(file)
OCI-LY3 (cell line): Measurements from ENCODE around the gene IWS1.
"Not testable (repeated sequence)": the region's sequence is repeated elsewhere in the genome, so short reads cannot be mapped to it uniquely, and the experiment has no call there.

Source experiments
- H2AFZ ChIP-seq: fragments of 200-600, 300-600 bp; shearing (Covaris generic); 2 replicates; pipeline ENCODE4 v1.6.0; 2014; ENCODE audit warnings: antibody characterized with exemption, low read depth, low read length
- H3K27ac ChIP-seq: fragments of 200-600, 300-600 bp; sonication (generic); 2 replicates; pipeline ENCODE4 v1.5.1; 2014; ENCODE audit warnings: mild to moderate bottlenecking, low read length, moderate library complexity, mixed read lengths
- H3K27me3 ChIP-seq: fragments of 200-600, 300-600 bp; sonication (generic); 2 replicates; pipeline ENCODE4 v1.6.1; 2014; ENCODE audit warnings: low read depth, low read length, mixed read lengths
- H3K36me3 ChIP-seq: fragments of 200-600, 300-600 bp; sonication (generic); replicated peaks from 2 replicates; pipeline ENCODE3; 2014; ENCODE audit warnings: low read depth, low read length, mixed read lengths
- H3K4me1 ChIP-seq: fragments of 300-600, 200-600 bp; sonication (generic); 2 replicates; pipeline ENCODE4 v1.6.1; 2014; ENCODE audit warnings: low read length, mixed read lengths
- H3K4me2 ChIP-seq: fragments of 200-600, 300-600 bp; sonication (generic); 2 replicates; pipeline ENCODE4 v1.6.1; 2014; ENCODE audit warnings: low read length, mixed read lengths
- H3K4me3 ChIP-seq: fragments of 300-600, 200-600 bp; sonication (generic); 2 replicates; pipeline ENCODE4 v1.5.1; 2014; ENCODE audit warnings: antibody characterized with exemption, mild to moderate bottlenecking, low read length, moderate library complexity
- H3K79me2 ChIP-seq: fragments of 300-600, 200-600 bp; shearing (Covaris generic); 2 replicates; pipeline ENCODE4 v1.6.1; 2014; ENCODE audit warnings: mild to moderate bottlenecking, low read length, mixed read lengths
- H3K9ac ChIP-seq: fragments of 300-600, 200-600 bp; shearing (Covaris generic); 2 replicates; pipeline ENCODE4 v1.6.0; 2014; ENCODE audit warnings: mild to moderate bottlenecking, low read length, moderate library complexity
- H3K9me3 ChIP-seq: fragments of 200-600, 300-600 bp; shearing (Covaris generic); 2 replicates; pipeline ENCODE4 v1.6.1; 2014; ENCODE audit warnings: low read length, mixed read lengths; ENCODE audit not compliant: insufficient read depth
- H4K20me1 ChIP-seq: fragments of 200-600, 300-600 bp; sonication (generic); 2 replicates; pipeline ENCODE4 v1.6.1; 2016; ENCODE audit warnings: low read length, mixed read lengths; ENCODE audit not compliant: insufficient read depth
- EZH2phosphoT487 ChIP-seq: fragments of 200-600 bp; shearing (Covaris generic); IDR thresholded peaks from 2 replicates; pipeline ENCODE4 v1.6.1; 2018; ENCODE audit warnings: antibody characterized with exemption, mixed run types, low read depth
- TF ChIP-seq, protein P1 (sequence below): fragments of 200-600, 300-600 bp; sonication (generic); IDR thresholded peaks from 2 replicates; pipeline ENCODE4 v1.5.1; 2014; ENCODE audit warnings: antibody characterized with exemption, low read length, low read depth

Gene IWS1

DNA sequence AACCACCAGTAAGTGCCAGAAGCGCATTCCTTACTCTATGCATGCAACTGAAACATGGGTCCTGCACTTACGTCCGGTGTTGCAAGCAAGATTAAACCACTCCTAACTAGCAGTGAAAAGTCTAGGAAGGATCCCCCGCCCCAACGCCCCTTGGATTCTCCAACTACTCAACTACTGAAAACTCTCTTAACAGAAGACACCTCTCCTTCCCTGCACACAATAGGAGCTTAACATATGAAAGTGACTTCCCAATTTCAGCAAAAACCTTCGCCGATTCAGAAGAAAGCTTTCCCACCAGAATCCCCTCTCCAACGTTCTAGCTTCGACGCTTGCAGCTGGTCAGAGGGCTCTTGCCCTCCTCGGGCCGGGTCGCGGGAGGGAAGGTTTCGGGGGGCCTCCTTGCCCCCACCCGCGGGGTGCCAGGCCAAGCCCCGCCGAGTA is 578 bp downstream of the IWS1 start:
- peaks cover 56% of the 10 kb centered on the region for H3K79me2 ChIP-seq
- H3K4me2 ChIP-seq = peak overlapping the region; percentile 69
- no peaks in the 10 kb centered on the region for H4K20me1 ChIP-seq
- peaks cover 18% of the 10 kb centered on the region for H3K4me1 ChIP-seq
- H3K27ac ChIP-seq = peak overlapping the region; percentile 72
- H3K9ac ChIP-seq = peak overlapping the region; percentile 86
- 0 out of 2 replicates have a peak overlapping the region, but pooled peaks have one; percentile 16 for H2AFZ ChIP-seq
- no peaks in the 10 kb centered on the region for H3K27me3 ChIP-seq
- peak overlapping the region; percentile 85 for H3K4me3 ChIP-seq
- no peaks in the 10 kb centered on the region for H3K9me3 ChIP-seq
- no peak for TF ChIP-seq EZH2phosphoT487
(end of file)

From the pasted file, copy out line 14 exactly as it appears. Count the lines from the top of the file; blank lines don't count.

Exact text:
- H4K20me1 ChIP-seq: fragments of 200-600, 300-600 bp; sonication (generic); 2 replicates; pipeline ENCODE4 v1.6.1; 2016; ENCODE audit warnings: low read length, mixed read lengths; ENCODE audit not compliant: insufficient read depth